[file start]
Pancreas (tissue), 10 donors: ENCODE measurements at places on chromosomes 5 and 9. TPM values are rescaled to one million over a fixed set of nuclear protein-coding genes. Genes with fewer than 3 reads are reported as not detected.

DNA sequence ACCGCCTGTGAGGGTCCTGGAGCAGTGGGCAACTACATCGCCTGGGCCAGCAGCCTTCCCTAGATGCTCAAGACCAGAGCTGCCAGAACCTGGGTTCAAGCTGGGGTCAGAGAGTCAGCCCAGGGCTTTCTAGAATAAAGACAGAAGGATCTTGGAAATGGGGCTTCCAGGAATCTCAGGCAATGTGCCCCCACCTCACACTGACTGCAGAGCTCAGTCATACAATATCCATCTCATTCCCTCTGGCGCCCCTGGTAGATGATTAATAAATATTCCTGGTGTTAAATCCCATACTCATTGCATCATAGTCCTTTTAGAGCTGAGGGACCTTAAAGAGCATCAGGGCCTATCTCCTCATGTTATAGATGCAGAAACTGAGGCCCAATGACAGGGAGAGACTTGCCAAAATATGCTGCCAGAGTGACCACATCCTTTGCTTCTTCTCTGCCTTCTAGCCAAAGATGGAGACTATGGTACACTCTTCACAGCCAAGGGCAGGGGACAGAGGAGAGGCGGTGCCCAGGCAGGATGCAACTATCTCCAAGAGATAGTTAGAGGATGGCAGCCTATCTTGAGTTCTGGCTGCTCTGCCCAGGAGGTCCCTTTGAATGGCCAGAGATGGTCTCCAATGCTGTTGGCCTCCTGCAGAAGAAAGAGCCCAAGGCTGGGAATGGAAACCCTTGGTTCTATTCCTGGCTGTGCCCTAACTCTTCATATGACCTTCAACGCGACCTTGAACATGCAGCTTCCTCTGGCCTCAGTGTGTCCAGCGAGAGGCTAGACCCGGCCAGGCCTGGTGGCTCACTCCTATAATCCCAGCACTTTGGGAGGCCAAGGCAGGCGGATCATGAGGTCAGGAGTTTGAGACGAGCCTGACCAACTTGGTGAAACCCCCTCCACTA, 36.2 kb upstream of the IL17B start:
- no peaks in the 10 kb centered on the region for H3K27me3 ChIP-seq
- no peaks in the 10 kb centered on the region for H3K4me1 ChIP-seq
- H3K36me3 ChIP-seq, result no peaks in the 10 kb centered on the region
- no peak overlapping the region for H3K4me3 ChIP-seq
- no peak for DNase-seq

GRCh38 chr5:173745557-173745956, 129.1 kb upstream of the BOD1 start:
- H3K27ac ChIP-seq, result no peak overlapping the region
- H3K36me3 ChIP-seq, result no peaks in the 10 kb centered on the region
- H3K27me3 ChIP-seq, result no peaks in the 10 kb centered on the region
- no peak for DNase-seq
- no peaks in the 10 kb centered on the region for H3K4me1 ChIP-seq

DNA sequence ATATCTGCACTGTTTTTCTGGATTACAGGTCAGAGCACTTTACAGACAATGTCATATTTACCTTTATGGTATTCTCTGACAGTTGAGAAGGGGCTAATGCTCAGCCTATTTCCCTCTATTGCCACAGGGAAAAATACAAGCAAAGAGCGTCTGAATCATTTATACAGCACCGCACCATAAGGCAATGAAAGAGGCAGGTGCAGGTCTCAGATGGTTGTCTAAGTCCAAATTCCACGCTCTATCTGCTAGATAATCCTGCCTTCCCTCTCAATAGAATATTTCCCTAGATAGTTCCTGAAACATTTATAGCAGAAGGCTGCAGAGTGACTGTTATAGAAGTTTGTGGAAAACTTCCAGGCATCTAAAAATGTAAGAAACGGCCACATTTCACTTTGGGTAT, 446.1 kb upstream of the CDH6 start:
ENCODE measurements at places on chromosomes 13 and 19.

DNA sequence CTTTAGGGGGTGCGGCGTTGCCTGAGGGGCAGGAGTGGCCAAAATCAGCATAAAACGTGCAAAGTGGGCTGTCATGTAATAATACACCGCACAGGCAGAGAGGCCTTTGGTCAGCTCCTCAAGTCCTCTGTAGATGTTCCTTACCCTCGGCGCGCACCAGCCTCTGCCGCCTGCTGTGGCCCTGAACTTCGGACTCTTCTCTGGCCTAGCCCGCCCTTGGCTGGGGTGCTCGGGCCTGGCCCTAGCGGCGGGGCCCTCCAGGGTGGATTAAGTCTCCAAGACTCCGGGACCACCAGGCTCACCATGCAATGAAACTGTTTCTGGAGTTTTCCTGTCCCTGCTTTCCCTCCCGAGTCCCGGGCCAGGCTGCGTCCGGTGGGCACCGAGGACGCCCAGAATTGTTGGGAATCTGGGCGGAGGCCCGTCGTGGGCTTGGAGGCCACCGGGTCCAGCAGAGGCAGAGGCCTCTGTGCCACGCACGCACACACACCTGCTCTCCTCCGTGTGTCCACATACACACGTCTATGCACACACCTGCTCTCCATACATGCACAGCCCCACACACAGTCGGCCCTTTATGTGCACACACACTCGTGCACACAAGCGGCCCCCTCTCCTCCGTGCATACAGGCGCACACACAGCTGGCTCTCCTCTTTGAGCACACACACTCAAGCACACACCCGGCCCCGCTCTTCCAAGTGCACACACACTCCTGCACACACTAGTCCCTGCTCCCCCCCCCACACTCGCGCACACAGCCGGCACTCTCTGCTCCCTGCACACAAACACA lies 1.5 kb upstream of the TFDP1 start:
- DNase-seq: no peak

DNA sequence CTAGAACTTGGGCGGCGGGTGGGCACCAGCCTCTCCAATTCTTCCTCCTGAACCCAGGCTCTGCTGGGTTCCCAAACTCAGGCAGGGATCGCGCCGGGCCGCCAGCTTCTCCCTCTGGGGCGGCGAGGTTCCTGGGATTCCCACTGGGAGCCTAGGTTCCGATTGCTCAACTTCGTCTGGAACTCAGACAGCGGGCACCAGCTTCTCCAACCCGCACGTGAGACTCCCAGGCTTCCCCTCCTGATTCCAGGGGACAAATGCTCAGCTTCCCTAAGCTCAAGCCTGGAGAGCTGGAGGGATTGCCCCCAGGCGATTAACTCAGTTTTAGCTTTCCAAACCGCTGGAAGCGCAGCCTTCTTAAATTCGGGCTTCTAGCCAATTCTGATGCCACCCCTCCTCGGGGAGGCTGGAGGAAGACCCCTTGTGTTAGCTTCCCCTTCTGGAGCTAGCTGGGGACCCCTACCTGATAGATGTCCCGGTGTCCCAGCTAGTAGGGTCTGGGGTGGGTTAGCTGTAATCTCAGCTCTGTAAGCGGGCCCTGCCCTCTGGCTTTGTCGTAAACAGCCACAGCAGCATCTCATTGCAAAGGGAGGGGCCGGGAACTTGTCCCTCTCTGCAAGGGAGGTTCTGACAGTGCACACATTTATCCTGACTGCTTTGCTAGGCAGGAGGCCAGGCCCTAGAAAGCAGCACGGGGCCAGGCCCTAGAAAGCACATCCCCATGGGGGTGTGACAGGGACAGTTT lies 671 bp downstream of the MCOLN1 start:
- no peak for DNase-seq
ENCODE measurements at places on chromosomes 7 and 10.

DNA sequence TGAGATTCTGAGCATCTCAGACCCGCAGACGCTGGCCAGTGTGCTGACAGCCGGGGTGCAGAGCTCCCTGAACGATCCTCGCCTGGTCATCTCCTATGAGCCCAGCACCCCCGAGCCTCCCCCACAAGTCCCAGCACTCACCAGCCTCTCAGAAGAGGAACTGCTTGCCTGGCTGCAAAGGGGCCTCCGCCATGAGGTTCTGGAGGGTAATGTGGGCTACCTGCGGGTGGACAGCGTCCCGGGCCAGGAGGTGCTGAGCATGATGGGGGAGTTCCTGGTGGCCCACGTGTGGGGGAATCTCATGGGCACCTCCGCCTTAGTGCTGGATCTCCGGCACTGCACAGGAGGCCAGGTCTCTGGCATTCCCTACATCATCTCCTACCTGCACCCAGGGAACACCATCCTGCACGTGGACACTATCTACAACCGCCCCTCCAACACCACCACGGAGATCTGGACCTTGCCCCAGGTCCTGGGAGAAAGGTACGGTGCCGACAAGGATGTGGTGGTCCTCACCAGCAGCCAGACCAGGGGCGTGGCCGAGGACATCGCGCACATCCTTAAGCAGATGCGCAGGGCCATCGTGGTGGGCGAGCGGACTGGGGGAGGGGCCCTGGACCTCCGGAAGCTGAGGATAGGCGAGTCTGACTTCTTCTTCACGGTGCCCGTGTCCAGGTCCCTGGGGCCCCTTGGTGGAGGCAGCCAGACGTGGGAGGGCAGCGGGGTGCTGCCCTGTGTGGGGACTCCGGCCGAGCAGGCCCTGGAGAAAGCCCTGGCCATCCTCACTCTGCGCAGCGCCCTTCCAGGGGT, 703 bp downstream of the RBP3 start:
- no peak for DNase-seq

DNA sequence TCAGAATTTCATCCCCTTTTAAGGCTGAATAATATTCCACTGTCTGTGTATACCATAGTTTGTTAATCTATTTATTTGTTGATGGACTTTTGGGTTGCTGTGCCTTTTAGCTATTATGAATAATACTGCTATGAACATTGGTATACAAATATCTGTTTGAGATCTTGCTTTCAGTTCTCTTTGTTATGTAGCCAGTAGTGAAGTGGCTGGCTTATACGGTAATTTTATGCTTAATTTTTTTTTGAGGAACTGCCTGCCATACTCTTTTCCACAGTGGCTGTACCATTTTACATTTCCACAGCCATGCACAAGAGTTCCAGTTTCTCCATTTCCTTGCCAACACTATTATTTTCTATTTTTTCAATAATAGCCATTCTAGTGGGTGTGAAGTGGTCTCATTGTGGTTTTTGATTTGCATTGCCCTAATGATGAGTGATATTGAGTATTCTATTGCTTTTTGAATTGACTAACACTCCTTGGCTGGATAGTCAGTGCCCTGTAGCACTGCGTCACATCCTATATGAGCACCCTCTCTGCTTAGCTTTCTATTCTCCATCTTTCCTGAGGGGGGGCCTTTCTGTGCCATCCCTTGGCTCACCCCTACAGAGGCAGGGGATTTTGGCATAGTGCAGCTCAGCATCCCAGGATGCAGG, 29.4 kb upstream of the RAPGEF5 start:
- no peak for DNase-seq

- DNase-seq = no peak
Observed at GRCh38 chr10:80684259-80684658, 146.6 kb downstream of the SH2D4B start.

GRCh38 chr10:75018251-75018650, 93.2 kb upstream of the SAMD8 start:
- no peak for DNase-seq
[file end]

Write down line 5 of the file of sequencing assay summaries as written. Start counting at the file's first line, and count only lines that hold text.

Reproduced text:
- H3K36me3 ChIP-seq, result no peaks in the 10 kb centered on the region